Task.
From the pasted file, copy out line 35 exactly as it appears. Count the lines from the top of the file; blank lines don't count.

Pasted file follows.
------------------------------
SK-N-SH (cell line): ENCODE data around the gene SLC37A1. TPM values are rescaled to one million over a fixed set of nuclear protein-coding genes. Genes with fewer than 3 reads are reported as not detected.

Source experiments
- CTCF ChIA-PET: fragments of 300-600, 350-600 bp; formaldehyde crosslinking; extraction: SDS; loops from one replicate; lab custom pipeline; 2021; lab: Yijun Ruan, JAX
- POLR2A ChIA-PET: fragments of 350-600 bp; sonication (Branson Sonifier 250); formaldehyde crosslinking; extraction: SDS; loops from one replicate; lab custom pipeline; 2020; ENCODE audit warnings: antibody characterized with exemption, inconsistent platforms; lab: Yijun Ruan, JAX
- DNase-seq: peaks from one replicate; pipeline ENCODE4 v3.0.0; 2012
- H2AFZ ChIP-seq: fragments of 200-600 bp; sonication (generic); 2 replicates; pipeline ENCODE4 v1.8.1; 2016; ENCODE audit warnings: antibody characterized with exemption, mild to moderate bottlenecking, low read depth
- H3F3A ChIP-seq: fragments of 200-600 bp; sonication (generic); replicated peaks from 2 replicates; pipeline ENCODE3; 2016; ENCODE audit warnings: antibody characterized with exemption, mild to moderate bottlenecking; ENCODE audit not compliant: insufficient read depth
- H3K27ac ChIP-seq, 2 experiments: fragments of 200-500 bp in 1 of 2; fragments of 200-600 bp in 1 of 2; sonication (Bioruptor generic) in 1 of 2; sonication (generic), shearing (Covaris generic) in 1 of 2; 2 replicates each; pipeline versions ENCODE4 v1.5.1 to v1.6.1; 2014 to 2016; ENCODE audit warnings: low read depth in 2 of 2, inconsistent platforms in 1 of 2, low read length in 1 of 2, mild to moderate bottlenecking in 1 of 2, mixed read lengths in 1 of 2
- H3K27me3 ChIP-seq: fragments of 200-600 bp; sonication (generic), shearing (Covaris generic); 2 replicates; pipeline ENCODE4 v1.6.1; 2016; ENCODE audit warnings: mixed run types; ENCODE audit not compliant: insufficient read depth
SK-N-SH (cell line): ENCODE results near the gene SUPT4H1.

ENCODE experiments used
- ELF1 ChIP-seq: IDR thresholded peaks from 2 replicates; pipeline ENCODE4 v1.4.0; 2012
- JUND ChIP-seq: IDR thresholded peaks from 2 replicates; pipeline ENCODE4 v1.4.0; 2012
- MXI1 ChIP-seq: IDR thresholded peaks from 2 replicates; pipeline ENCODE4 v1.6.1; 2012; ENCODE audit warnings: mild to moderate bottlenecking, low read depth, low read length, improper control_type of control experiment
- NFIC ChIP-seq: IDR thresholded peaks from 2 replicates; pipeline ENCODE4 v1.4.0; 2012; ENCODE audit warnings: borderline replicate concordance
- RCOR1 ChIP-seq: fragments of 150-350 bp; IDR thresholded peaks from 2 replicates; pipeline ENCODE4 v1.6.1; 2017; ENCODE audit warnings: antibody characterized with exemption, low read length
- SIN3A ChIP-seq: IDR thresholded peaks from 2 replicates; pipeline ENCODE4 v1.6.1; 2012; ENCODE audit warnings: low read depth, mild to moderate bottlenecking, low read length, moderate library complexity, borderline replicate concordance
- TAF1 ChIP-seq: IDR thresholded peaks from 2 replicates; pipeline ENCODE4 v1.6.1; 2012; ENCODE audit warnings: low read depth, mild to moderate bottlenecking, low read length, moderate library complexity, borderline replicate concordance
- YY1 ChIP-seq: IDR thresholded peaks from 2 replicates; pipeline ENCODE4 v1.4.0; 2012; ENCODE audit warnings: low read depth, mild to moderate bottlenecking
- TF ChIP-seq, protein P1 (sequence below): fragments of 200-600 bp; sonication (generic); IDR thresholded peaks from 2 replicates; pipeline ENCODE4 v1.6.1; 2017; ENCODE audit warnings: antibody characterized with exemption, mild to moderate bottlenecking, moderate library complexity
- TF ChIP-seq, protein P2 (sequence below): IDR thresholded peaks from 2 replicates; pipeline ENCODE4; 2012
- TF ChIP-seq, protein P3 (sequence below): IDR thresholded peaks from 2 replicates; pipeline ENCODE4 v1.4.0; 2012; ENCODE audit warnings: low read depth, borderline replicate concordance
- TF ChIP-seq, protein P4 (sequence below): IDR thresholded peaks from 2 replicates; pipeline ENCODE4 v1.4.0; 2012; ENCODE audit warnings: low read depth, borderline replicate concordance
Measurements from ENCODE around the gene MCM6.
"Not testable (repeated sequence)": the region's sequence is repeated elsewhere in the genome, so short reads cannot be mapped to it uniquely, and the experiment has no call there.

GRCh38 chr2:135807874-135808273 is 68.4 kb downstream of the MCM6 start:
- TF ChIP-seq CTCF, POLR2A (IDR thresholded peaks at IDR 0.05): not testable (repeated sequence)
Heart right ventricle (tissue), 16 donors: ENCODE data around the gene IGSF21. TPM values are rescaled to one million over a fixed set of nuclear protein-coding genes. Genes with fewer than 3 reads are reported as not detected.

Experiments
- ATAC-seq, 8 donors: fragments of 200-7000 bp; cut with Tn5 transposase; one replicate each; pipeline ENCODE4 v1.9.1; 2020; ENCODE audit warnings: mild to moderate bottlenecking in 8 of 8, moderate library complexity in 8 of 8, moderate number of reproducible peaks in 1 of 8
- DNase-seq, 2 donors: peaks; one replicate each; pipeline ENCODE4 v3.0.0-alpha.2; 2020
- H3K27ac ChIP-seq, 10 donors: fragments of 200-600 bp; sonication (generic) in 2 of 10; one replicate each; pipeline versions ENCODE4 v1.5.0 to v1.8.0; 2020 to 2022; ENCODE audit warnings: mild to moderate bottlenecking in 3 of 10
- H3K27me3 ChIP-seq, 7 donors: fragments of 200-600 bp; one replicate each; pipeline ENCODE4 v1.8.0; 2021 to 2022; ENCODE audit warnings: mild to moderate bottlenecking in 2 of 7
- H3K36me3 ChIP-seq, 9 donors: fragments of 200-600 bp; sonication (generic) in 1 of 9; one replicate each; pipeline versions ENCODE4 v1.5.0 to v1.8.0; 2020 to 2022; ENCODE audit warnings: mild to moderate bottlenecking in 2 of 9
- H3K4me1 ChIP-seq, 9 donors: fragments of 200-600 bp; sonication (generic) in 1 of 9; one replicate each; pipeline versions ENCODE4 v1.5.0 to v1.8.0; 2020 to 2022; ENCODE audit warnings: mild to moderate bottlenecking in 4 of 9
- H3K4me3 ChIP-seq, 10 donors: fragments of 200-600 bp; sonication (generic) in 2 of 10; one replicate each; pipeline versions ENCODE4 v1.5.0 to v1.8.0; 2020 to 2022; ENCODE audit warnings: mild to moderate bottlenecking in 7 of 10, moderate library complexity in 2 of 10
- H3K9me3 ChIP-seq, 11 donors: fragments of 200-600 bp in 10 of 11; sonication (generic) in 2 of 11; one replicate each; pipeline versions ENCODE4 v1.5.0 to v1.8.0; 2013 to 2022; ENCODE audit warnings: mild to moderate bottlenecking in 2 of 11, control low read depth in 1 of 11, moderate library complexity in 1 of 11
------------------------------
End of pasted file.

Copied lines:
- H3K4me1 ChIP-seq, 9 donors: fragments of 200-600 bp; sonication (generic) in 1 of 9; one replicate each; pipeline versions ENCODE4 v1.5.0 to v1.8.0; 2020 to 2022; ENCODE audit warnings: mild to moderate bottlenecking in 4 of 9